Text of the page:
I’ve just pushed the initial support for attribute validations to the e(fx)clipse-repository. Here are the screenshots on how this looks like:
The foundation is there now all I need to implement are the validation rules for the various attributes. I’m going to publish the next release once this work is done which is more or less boring.
Please download the latest version from efxclipse.org
On Friday I’m going to be on holiday for about 2 weeks but I wanted to release 0.0.2 before so here it is. The new features are:
- Improvements for value property proposals
Further value property improvements will follow in the next release
This will make it easier to share your JavaFX-Projects with other users
This wizard creates a Java-Project and automatically adjusts the Java Build Path to hold the configured JavaFX SDK
- Automatic JavaDoc-Integration
You can download the p2-archive from my e(fx)clipse github-repo and install it into you Eclipse SDK using the Install Wizard.
In you have feature ideas, find bugs (highly likely in a 0.0.2 release) please report them here.
Just a short notice. Jaxenter.com has published a short interview with me about my tooling efforts for JavaFX for Eclipse I recently blogged about.
So there are many 3.x-RCP application and their developers who’d like to run their RCP-Apps ontop of the Eclipse 4.1 RCP (Attention: Don’t mix this up with the Eclipse 4 Application Platform – I’ve blogged about lately).
The Eclipse 4.1 RCP allows you to run your RCP applications unmodified ontop of the Eclipse 4 Application Platform – it is more or less the compat layer provided by Eclipse 4.1 (e.g. to make PDE and JDT run ontop of it).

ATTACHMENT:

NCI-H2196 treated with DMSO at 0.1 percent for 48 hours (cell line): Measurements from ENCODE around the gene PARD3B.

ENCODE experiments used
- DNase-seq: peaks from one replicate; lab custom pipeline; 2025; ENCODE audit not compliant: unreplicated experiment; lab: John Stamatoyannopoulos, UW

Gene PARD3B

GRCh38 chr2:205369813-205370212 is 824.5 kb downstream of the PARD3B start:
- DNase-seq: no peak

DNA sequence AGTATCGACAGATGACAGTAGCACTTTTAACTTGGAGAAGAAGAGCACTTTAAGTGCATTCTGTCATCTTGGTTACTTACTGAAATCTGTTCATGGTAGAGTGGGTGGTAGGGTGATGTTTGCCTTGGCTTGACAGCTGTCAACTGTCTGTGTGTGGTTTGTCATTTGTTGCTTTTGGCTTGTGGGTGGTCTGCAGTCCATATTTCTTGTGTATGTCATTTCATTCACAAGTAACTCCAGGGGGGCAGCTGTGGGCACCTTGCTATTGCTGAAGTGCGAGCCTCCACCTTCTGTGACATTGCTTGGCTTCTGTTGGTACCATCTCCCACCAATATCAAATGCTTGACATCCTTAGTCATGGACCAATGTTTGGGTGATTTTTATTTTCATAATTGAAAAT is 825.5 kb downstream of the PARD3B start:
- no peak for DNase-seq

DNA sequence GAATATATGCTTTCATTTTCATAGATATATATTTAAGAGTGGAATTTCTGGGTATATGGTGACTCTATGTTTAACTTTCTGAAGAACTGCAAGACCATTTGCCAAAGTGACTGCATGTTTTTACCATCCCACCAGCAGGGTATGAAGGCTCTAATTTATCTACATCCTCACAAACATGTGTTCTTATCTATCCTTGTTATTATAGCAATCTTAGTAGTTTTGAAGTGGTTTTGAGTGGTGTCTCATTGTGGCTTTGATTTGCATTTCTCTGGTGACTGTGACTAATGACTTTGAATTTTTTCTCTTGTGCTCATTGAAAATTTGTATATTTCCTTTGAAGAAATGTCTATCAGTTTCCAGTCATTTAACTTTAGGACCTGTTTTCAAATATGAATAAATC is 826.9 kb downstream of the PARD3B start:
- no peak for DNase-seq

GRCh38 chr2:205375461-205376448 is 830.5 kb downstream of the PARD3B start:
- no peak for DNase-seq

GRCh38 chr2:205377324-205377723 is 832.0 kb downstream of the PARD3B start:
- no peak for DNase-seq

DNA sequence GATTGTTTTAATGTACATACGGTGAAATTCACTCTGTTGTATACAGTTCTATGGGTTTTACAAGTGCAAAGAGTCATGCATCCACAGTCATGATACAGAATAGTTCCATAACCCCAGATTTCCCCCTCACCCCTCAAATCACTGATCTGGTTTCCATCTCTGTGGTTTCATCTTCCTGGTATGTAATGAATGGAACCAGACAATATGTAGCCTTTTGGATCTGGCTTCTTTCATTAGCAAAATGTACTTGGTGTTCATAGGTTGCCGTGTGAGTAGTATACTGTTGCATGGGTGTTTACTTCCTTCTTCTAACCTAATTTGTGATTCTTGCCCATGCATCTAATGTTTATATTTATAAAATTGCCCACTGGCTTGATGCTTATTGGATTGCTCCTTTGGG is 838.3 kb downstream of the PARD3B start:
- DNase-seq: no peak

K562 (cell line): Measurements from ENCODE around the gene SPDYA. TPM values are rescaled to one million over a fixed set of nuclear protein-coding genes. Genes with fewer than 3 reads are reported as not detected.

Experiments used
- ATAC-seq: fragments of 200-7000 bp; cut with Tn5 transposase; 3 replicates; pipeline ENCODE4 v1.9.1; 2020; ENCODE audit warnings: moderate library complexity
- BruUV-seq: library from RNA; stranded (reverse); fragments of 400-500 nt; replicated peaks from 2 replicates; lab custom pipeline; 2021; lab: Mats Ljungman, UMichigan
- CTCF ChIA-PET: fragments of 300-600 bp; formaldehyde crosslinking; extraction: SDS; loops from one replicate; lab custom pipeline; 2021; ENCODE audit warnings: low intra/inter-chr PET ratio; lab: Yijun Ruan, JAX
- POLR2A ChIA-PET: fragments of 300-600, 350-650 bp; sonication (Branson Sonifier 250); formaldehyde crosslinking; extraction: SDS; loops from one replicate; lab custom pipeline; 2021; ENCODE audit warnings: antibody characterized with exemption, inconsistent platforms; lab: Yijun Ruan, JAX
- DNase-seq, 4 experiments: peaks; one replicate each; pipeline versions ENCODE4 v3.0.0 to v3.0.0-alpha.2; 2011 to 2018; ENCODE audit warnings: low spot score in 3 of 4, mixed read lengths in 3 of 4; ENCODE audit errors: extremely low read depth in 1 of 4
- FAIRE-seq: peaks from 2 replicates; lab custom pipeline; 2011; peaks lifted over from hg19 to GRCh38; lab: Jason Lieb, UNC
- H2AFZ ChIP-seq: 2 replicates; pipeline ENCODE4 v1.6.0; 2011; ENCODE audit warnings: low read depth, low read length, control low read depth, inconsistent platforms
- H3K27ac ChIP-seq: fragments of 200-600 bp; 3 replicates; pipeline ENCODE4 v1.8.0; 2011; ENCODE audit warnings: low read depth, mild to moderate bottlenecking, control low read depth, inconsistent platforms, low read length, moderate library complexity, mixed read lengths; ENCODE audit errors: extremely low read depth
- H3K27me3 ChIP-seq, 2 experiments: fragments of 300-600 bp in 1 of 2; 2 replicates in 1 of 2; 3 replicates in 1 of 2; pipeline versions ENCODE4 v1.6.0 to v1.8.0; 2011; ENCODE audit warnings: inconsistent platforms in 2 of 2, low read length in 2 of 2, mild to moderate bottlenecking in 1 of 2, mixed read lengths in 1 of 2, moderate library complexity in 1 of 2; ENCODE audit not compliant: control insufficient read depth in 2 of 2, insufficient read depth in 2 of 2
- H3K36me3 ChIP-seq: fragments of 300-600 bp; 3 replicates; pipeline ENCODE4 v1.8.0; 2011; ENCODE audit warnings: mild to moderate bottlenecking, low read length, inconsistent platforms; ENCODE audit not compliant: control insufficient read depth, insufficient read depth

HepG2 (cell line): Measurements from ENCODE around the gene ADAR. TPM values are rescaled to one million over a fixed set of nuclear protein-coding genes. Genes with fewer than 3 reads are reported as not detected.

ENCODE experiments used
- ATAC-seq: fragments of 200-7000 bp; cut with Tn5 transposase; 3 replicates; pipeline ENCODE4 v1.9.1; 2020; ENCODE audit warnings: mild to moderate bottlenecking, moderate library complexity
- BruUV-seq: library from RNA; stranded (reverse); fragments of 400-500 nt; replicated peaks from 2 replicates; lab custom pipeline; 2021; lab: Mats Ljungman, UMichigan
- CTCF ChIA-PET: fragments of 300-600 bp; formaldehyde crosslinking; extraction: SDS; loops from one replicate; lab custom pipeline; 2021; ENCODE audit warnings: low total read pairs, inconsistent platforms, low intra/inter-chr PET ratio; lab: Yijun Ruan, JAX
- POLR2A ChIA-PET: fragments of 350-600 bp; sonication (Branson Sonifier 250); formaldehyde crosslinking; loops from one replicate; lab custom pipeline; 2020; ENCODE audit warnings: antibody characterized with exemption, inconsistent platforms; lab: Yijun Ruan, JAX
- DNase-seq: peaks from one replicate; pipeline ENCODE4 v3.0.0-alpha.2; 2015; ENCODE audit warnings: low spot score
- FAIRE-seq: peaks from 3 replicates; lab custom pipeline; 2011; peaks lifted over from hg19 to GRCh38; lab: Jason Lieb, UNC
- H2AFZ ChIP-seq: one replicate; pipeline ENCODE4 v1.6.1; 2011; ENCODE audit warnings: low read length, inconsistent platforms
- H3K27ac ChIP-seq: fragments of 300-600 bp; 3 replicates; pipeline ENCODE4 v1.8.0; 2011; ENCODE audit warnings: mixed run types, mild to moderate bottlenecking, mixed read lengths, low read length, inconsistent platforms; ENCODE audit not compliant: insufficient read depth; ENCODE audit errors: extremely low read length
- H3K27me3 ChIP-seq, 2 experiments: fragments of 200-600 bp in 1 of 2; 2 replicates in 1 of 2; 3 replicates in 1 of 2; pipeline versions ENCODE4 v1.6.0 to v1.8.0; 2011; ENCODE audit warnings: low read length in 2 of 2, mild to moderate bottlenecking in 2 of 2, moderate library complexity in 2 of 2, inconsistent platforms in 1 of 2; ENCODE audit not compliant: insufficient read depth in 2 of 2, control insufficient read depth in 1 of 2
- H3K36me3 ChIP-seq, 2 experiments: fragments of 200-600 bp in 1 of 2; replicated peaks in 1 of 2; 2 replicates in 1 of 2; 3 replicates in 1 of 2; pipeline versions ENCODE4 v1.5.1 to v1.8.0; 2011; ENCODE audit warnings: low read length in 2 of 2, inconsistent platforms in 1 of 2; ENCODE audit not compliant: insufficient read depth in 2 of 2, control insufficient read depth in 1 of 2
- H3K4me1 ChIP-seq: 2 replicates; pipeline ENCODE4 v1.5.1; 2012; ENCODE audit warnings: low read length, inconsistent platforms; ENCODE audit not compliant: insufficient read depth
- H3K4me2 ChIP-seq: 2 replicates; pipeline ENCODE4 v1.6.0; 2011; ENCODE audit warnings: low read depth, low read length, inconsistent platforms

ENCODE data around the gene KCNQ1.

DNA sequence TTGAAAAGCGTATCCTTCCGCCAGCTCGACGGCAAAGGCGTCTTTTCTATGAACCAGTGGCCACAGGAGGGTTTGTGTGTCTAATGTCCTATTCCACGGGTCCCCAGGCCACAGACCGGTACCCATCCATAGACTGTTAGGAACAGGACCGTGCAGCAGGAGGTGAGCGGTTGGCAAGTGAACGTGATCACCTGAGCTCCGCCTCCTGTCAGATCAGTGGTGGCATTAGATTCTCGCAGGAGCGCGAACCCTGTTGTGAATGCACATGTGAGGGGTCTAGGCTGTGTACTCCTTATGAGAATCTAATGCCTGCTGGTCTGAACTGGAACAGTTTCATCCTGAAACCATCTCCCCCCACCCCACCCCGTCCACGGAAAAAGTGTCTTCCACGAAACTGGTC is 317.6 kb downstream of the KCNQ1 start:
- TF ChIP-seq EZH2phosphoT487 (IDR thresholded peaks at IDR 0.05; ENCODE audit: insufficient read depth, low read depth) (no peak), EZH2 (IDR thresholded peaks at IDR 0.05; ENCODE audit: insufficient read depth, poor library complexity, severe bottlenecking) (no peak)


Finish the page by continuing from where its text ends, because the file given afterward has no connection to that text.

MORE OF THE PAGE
The component diagram of such an application looks like this:
As the standard example I’ll use the RCP Mail Demo generated by PDE:
You should now see an application like this:
Obviously not what we’d expect because it should look something like this:
What you are seeing here is a known bug which is fixed in CVS and if you happen to download an I-Build >= I20110630-1005 you should not see the problem any more.
The important question for you is. Why you should at least try this? Here are some possible reasons:
- Get a more modern L&F by default like Thomas Kratz describes in his blog
- Provide feedback for things not working to the team so that we can probably even fix them in 4.1.1 so that you can ship your product in autum using Eclipse RCP 4.1.1
- Use the Workbench ModelTooling to better understand your RCP and interact live with it
I’d like to discuss the live model tooling a bit because I think it is a very interesting feature provided to Eclipse 4 applications. To some extends it replaces the Plugin-Spy used to in the 3.x world when you are interested where things are coming from, … but it provides much more.
The first thing you need to do get the tooling is to install it from the e4-Update-Site:
If you now add the following bundles to your launch config:
and hit the “Add Required Plug-ins” and launch the application you can launch the interactive tooling using ALT+SHIFT+F9 which opens an extra dialog like this:
The really interesting thing with the e4 live instance tooling is it not only a passive tool but allows you to interact with the running application instance:
- Using the UI (moving nodes in the tree on the left, enter new values into the form fields on the right)